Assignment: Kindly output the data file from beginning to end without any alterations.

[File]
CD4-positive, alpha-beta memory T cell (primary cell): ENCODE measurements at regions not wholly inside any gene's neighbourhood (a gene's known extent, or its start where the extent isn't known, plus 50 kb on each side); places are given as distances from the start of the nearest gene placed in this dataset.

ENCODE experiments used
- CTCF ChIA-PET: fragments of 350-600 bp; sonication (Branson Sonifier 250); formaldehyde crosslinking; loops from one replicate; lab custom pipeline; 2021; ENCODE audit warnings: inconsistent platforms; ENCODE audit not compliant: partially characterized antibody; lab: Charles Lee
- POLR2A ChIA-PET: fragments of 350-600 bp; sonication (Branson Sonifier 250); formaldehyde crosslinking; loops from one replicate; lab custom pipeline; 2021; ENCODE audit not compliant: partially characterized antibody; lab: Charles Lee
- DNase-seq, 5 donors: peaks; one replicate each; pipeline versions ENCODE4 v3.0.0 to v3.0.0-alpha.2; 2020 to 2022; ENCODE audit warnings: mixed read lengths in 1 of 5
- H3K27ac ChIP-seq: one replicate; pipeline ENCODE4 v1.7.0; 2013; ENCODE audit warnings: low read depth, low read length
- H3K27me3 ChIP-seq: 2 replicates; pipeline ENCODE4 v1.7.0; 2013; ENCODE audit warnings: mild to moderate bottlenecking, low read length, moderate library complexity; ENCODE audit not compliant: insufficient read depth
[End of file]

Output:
CD4-positive, alpha-beta memory T cell (primary cell): ENCODE measurements at regions not wholly inside any gene's neighbourhood (a gene's known extent, or its start where the extent isn't known, plus 50 kb on each side); places are given as distances from the start of the nearest gene placed in this dataset.

ENCODE experiments used
- CTCF ChIA-PET: fragments of 350-600 bp; sonication (Branson Sonifier 250); formaldehyde crosslinking; loops from one replicate; lab custom pipeline; 2021; ENCODE audit warnings: inconsistent platforms; ENCODE audit not compliant: partially characterized antibody; lab: Charles Lee
- POLR2A ChIA-PET: fragments of 350-600 bp; sonication (Branson Sonifier 250); formaldehyde crosslinking; loops from one replicate; lab custom pipeline; 2021; ENCODE audit not compliant: partially characterized antibody; lab: Charles Lee
- DNase-seq, 5 donors: peaks; one replicate each; pipeline versions ENCODE4 v3.0.0 to v3.0.0-alpha.2; 2020 to 2022; ENCODE audit warnings: mixed read lengths in 1 of 5
- H3K27ac ChIP-seq: one replicate; pipeline ENCODE4 v1.7.0; 2013; ENCODE audit warnings: low read depth, low read length
- H3K27me3 ChIP-seq: 2 replicates; pipeline ENCODE4 v1.7.0; 2013; ENCODE audit warnings: mild to moderate bottlenecking, low read length, moderate library complexity; ENCODE audit not compliant: insufficient read depth